DO: Provide compensation for your interns. This is probably the most controversial one, so I’ll start with it. The weekly hours for most internships, counting work and research done outside of the theater, total at least the equivalent of a part-time job, if not more than that. While it’s technically legal not to pay an intern at a nonprofit, it’s wrong not to stipend interns for the simple reason of how transparently self-interested it is. Even small theaters, except in the most dire of circumstances, can perfectly well afford to stipend their interns and simply choose not to. And by stipend, I do mean just a small contribution — not a regular part-time or full-time salary — but one that would still validate the interns’ time and work as something of value (free tickets and industry discounts don’t count). Theaters that use interns invariably benefit from their often considerable work, and sometimes can’t operate without them. While most interns agree not to be paid when they’re hired (because they have no choice in the matter), the theater’s decision to withhold any monetary compensation is basically a way of admitting they are willing to cut corners any way they can, and since not paying younger employees is something many theaters get away with, it’s something they’re going to do, too. It’s not malicious — most see it as regular protocol — but it has to change. In the odd case that a theater genuinely can’t afford a small stipend, quite frankly, they’re probably too small to have a legitimate professional development program. There’s nothing wrong with being a very small theater, but if they want unpaid help, they should ask for volunteers. An intern is not a volunteer, especially if they had to beat out dozens or even hundreds of applicants to receive their position.
DO: Have a designated intern liaison. Any theater offering internships needs to have an actual program. They can’t, as sometimes happens, simply let each employee hire their own assistants independently of one another. Someone on staff, likely someone in an artistic position, needs to be designated as the person to whom all interns can go to for guidance about their program, and who will regularly check in with them and their mentors to see how their experiences are going.
DON’T: Give interns jobs that don’t have to do with the theater. I never actually made or got anyone coffee during either of my internships (debunking what is probably the biggest stereotype about interning), but I think it’s fair to expect interns to cover these kinds of basic office housekeeping duties. What isn’t okay is when the intern’s job description is blurry. (I’m reminded of The Office’s recurring joke on job title semantics.) An intern should be there as an assistant designer, director, dramaturg, stage manager, marketer, etc. with either general tasks that keep theater operations running smoothly or specific projects that correspond to the department they are working in. They may function as a personal assistant on matters related to the theater that hired them, but not for general errands anyone needs. Theater artists tend to have multiple irons in the fire at once, preparing other productions, classes, or events elsewhere in addition to whatever is going on at their home theater. It’s not okay to ask an intern to help with these side jobs and projects, unless they’re offered as bonus educational opportunities and actually of benefit to the intern. Also, if an intern is regularly sent on errands that involve driving around town, the theater has to cover their gas.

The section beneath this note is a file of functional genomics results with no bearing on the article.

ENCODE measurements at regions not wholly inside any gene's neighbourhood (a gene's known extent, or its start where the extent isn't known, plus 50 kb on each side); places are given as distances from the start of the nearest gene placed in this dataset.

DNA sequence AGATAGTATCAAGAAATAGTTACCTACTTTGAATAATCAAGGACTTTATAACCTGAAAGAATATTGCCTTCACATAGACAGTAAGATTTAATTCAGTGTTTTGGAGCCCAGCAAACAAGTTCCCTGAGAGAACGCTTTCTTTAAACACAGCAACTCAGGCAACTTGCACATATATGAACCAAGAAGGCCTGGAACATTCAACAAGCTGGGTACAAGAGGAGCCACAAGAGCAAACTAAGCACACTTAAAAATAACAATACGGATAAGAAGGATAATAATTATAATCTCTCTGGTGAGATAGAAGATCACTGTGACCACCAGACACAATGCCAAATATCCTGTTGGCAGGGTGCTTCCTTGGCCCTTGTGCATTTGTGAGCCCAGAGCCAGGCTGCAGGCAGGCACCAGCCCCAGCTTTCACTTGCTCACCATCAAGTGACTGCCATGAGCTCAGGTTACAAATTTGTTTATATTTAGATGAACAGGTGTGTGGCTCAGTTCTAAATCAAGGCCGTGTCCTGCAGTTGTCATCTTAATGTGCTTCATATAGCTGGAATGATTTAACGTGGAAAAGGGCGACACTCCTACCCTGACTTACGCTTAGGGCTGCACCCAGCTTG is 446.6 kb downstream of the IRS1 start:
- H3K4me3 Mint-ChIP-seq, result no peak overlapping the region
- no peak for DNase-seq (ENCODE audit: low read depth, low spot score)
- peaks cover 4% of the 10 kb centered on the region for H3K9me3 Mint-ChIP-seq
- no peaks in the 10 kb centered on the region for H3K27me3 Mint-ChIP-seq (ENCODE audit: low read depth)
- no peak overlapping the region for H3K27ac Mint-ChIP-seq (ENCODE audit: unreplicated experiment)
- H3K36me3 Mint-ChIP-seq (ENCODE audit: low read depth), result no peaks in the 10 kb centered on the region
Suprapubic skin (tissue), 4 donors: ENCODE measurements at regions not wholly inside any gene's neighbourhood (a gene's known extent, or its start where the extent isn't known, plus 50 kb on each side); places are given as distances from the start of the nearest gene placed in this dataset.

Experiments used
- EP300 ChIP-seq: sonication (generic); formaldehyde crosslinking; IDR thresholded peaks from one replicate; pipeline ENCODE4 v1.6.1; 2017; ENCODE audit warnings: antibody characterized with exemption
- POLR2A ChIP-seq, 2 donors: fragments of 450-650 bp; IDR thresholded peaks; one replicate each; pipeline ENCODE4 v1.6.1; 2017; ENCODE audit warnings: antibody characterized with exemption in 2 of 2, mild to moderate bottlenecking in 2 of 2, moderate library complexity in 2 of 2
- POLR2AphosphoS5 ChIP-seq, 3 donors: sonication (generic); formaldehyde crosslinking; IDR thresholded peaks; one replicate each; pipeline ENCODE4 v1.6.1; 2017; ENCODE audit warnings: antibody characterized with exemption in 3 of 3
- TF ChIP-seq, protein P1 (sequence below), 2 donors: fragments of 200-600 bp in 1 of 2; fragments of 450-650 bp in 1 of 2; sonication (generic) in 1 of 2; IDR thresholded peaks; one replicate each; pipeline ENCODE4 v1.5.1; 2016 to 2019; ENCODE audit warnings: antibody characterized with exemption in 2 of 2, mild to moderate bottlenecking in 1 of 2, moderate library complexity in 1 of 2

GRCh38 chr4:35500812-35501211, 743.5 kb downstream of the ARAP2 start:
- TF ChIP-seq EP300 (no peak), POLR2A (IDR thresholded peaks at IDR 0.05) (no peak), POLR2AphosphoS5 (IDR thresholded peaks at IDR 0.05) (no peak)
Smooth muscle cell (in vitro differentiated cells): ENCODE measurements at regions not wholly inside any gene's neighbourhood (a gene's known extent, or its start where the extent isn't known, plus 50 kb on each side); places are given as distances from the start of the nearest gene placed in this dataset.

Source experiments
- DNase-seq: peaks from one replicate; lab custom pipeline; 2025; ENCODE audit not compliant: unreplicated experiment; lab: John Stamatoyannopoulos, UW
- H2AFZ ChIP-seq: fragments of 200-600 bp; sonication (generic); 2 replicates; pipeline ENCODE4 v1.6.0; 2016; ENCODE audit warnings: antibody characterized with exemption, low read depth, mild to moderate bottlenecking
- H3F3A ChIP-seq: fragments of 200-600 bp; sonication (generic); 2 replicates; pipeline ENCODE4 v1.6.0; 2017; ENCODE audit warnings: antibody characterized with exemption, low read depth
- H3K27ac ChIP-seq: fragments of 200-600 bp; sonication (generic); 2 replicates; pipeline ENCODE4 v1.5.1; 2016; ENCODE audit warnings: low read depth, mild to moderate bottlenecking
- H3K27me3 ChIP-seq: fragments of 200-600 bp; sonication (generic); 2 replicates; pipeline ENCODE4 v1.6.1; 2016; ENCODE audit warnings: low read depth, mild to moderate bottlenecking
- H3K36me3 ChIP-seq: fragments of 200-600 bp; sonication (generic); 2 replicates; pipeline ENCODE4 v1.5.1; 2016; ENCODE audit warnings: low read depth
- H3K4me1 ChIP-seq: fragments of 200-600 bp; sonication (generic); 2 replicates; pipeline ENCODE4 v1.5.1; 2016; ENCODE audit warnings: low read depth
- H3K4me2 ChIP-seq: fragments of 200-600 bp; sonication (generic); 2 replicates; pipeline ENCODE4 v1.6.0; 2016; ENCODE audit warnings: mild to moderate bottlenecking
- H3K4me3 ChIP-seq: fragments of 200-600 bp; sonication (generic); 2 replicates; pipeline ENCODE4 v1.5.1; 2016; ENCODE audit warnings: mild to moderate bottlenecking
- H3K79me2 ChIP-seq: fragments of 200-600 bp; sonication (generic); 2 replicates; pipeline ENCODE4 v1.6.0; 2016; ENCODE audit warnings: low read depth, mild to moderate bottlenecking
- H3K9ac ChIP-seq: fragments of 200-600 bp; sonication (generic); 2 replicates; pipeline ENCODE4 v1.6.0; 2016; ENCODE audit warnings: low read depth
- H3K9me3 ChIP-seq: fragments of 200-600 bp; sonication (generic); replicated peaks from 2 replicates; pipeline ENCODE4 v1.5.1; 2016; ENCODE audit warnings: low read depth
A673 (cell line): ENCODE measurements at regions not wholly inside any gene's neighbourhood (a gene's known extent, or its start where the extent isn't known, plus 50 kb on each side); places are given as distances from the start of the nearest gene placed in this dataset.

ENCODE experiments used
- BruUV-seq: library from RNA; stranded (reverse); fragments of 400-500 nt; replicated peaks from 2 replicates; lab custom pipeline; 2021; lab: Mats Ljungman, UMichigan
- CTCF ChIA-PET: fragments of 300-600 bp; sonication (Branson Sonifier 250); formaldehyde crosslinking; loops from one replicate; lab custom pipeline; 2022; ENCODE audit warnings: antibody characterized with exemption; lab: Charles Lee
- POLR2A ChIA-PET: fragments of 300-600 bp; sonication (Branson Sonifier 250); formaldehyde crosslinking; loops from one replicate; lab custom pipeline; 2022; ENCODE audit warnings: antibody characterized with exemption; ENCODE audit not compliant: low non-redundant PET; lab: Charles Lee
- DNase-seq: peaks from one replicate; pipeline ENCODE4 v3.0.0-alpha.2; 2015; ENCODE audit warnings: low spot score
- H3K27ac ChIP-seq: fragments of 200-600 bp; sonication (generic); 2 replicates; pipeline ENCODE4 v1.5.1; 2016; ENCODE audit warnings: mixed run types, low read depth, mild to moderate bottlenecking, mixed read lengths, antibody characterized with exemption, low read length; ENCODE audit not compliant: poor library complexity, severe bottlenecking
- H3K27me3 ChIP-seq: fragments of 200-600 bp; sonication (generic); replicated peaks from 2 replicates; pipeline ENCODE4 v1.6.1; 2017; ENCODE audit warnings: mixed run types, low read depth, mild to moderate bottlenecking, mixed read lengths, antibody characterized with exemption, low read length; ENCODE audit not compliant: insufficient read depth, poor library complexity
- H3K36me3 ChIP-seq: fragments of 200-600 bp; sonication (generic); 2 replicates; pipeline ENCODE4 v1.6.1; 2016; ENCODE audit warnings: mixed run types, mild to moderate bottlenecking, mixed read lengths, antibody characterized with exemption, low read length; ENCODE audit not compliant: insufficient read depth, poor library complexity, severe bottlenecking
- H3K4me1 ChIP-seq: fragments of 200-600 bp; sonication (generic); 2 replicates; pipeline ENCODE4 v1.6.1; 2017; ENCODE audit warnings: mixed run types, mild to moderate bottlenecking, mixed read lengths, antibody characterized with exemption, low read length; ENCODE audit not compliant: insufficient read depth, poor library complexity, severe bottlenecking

DO: Provide diverse, intentional educational opportunities for your interns. While learning by observation is nice, staff should consistently identify new teachable situations for interns after an initial routine is established. They should involve their interns in staff meetings, make sure they know the big picture of all the projects they’re working on, and allow them to be a part of some creative or business conversations (even if they have no real authority over the final outcome). Simply asking an intern what they want to do or if they have any lingering questions about their job isn’t necessarily enough, because they might not always know what they don’t know. A good mentor is aware of key aspects of their profession that their intern remains unexposed to, and then makes sure their intern has those experiences. For their part, interns should be proactive and not expect opportunities to just be handed to them. Another way to think about this is not to leave interns in protective bubbles — don’t shield them from the real and sometimes messy processes involved in staging a production or running a theater. For an intern to understand the full scope of what their industry is like, theaters must be willing to occasionally reveal some of their raw inner workings, even if these experiences lie outside of a safe and compartmentalized office routine.
By establishing reasonable, consistent protocol for all theater internships to adhere to, both theaters and their interns will get more out of their programs and develop even better art together. It really is a situation where everyone wins. As for the interns themselves, they’re not off the hook either, so join me soon for the second part of this series when I consider the list of expectations all theaters should have for the young artists they take under their wings.